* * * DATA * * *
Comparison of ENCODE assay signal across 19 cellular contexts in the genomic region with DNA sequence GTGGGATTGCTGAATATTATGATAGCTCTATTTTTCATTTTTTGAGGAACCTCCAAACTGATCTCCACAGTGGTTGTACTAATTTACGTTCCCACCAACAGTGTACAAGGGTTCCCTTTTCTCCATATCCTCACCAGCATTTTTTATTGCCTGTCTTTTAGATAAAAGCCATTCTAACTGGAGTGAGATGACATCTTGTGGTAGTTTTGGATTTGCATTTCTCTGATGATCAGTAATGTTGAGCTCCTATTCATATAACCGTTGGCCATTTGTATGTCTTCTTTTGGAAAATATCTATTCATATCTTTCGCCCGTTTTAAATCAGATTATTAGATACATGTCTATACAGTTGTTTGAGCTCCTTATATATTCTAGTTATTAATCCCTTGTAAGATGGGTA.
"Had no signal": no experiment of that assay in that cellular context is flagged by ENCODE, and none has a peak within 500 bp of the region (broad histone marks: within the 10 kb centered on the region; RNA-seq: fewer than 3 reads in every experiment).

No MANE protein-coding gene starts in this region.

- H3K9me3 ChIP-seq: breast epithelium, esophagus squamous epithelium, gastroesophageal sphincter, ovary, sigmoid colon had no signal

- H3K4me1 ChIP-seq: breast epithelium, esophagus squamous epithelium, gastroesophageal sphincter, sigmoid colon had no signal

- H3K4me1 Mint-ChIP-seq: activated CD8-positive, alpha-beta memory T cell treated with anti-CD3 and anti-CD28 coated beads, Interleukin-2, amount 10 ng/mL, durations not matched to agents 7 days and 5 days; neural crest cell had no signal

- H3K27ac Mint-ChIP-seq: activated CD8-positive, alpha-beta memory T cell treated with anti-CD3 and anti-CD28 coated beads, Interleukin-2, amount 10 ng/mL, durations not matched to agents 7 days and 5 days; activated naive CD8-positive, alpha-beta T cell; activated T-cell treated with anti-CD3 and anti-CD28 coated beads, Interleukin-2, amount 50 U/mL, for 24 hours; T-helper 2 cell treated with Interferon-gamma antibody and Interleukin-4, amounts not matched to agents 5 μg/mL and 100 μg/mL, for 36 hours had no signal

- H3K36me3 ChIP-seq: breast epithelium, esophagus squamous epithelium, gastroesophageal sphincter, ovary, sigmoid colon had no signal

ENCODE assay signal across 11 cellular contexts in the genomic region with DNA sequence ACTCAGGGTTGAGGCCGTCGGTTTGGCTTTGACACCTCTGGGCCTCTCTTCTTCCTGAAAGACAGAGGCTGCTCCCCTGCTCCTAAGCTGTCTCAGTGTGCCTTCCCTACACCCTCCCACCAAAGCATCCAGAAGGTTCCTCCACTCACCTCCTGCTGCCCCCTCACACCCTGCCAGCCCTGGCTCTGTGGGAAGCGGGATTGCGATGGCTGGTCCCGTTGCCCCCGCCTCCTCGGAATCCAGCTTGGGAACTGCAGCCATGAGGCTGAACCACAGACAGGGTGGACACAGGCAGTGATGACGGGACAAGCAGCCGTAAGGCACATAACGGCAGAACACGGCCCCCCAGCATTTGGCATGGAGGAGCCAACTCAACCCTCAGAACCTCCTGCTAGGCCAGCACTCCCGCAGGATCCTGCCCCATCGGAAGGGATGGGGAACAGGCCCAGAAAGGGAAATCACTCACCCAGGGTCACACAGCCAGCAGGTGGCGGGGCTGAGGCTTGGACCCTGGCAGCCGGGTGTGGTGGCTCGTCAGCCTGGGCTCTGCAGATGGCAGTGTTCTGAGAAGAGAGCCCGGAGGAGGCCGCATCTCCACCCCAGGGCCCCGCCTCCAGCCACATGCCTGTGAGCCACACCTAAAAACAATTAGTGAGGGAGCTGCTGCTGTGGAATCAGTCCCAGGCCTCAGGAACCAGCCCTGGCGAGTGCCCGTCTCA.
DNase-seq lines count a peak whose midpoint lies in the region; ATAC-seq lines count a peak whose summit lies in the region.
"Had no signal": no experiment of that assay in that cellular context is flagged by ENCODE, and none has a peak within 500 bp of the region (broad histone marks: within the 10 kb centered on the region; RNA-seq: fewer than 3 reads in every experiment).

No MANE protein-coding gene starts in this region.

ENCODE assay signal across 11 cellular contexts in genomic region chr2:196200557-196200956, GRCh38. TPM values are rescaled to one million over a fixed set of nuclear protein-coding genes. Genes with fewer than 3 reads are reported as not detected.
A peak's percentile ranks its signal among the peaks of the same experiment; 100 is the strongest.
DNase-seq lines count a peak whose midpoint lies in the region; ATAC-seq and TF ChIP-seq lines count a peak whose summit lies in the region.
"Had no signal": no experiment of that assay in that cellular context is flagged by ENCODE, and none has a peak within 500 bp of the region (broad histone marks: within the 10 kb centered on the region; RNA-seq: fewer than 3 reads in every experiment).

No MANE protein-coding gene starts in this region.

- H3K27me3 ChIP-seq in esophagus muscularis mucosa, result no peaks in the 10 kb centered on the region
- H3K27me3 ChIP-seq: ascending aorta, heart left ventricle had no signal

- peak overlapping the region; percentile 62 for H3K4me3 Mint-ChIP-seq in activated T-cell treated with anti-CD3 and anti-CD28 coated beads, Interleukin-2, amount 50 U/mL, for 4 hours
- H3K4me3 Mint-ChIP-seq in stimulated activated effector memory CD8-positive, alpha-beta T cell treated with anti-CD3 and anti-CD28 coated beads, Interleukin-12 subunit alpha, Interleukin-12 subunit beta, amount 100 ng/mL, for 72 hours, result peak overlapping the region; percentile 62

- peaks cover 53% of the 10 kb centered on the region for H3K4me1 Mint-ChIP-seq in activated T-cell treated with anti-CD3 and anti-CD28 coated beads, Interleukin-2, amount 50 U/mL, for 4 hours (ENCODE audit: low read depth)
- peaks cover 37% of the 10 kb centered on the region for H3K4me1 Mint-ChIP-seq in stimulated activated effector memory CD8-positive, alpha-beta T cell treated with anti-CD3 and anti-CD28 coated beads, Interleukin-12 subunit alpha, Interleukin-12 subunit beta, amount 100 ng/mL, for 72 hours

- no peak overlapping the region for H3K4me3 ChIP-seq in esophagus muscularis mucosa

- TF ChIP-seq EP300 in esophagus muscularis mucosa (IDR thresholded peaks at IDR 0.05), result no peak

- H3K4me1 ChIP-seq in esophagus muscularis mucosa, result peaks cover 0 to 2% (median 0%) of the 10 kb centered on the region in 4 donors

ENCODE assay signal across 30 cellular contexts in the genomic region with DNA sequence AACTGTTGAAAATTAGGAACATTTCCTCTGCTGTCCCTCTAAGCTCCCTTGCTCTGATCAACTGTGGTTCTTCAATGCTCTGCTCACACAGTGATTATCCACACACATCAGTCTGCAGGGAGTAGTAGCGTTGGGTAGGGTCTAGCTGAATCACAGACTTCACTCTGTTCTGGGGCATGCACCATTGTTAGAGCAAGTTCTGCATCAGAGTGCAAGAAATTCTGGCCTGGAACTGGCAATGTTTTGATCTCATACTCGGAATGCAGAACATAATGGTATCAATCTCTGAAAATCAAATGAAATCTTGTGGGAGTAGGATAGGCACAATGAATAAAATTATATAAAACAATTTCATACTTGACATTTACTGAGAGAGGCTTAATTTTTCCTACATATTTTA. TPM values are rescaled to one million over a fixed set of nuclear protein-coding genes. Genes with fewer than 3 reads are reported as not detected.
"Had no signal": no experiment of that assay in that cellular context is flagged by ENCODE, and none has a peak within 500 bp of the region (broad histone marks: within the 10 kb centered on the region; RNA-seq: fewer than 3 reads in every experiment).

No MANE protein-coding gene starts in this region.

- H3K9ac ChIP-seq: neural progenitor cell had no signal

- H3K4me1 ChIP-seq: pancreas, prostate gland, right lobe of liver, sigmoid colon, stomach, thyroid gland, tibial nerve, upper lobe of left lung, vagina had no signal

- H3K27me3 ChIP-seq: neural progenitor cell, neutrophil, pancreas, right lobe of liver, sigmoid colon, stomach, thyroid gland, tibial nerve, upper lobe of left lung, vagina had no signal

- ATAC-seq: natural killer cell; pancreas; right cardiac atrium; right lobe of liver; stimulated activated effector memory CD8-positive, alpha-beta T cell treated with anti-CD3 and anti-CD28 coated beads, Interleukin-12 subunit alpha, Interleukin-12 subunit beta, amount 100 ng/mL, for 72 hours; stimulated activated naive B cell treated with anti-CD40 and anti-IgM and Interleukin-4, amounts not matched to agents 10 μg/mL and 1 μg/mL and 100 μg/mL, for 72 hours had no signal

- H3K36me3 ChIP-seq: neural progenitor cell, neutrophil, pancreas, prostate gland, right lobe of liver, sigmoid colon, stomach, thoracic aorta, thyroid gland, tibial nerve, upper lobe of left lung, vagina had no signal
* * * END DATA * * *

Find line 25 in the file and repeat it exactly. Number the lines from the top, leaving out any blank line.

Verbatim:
- TF ChIP-seq EP300 in esophagus muscularis mucosa (IDR thresholded peaks at IDR 0.05), result no peak